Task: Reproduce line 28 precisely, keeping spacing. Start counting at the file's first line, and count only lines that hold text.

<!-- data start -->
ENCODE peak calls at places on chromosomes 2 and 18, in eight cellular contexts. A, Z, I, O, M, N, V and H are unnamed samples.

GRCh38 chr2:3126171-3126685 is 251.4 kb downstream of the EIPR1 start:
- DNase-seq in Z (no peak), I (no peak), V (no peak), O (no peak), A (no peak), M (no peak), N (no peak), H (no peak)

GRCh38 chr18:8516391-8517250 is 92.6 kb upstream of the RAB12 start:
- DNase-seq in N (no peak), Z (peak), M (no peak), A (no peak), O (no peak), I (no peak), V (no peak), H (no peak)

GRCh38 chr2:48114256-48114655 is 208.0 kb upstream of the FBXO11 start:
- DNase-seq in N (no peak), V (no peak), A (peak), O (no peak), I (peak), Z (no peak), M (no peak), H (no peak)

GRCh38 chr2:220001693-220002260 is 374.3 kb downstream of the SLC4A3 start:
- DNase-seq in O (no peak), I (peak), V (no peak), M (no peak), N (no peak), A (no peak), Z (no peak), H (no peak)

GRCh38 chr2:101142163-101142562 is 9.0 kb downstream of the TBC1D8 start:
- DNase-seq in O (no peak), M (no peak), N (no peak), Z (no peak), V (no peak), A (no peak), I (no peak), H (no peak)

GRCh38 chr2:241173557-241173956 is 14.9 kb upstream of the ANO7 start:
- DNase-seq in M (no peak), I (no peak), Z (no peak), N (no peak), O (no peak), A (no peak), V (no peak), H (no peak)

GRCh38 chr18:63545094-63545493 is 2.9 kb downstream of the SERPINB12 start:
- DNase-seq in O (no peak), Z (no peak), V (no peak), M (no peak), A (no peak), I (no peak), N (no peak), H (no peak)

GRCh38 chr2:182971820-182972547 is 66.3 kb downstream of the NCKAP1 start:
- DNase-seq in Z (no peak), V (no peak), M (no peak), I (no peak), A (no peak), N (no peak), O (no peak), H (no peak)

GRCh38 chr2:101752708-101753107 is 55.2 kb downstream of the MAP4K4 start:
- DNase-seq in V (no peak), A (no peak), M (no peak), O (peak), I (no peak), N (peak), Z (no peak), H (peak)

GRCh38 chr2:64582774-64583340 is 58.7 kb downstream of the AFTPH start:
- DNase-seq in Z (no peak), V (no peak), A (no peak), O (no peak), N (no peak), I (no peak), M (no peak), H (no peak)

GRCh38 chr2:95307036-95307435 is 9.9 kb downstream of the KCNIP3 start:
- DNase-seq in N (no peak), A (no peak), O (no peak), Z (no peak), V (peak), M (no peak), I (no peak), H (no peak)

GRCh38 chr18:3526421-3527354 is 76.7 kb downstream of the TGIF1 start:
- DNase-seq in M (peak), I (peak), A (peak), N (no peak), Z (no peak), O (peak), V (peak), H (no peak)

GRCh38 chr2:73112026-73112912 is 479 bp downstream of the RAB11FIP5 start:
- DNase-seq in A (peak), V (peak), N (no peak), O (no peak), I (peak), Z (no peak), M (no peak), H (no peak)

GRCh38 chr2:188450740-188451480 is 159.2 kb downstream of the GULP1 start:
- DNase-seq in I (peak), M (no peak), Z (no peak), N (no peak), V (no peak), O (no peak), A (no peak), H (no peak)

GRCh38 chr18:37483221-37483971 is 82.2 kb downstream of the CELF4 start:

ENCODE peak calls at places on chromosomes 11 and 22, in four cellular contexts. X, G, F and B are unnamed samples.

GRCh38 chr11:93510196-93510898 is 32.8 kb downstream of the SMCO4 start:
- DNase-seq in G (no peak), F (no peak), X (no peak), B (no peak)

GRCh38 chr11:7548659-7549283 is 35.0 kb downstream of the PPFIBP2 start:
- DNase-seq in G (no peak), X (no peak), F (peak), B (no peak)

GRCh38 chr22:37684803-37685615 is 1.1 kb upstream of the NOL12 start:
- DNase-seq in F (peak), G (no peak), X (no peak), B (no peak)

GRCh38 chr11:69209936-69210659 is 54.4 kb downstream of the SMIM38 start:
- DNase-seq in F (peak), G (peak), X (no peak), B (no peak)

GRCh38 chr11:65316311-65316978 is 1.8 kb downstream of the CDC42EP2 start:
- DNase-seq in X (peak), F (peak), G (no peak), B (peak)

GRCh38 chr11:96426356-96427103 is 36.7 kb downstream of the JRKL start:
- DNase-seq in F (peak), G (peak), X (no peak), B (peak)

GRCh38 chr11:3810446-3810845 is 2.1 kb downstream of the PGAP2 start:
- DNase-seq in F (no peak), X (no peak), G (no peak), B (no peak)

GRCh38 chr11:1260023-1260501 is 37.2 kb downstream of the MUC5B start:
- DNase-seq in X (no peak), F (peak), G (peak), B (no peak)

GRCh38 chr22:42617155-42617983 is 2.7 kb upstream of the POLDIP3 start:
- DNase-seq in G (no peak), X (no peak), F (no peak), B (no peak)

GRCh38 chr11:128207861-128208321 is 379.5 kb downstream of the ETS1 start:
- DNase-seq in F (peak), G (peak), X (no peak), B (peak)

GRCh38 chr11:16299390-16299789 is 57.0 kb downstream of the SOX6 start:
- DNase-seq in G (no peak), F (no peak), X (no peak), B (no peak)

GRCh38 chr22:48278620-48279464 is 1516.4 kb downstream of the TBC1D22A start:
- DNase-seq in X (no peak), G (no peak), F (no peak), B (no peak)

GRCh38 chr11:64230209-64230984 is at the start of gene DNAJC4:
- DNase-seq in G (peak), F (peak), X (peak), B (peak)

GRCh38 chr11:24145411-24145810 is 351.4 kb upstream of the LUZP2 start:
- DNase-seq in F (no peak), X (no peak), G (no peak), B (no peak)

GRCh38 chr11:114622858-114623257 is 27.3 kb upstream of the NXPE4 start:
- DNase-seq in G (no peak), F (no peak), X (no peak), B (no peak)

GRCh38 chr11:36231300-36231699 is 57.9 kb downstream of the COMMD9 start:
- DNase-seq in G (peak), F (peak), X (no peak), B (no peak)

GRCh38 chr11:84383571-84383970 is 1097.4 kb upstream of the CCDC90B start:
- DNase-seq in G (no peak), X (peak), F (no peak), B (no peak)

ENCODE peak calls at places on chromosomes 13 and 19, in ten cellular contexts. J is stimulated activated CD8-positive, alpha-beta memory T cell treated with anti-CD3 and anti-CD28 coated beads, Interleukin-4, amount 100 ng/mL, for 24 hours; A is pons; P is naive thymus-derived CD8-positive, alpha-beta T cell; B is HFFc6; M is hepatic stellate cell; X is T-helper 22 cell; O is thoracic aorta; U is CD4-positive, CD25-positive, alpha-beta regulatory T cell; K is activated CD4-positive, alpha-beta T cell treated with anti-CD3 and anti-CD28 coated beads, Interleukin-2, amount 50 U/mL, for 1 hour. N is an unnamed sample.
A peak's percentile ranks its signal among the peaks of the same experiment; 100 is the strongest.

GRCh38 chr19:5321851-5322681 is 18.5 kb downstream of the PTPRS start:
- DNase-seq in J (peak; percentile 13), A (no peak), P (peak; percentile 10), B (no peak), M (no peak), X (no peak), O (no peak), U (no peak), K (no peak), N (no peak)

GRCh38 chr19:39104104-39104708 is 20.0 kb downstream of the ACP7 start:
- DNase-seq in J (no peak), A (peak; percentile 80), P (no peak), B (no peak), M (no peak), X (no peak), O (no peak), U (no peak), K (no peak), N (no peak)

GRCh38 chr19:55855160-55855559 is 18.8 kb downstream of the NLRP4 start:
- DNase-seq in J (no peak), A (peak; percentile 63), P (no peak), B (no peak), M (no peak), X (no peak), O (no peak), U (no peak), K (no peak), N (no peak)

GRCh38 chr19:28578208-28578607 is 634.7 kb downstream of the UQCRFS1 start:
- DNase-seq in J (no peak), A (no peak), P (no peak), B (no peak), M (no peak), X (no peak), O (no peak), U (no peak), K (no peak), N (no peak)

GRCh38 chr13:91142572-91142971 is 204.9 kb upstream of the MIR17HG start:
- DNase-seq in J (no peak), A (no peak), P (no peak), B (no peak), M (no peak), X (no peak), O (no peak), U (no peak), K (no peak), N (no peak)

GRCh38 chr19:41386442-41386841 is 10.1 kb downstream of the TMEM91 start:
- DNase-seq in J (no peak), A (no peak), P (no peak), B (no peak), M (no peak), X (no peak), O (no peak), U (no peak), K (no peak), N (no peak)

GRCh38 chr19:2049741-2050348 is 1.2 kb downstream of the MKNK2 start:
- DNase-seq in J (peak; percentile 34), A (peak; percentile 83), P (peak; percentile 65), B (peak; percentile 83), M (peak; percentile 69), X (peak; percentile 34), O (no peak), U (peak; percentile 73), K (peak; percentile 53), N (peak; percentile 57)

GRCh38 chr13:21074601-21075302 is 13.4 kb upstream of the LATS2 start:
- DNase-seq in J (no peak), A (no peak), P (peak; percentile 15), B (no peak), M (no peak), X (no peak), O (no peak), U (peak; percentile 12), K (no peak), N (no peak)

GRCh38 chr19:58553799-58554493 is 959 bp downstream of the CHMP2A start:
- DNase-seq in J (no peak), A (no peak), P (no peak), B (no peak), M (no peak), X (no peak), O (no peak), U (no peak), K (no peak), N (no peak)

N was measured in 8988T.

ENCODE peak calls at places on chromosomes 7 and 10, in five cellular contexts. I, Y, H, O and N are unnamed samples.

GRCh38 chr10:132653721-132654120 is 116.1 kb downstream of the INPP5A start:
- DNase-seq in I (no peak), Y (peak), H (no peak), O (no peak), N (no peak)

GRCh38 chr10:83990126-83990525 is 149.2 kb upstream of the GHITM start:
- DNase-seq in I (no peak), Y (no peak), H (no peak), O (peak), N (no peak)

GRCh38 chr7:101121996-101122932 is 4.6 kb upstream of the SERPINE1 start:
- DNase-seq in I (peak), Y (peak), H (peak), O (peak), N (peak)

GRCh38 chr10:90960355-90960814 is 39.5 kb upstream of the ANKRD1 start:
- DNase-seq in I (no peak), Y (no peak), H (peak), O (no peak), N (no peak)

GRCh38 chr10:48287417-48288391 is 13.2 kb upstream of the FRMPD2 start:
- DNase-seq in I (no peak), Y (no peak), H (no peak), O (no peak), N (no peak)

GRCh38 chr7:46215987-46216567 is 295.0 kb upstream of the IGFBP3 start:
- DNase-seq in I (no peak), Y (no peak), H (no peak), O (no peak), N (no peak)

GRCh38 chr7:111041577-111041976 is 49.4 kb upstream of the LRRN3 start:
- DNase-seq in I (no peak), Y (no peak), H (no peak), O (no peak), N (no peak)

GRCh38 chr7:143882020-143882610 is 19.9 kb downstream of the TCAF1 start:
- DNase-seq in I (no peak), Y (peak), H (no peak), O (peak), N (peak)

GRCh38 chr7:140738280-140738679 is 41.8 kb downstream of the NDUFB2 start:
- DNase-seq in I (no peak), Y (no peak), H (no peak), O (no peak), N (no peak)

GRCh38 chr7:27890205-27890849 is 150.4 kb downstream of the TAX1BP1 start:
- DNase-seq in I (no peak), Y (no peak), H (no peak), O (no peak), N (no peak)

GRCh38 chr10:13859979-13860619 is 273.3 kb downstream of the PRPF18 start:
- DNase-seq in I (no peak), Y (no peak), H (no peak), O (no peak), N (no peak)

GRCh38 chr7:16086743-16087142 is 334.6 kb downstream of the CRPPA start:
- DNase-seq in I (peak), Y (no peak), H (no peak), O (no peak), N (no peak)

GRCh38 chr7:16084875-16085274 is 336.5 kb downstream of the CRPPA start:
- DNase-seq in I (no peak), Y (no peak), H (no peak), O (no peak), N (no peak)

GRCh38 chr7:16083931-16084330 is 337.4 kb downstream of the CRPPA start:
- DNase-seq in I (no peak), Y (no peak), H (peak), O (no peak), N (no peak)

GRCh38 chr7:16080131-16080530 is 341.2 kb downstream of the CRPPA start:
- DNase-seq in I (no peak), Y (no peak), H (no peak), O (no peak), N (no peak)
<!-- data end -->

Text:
GRCh38 chr2:188450740-188451480 is 159.2 kb downstream of the GULP1 start: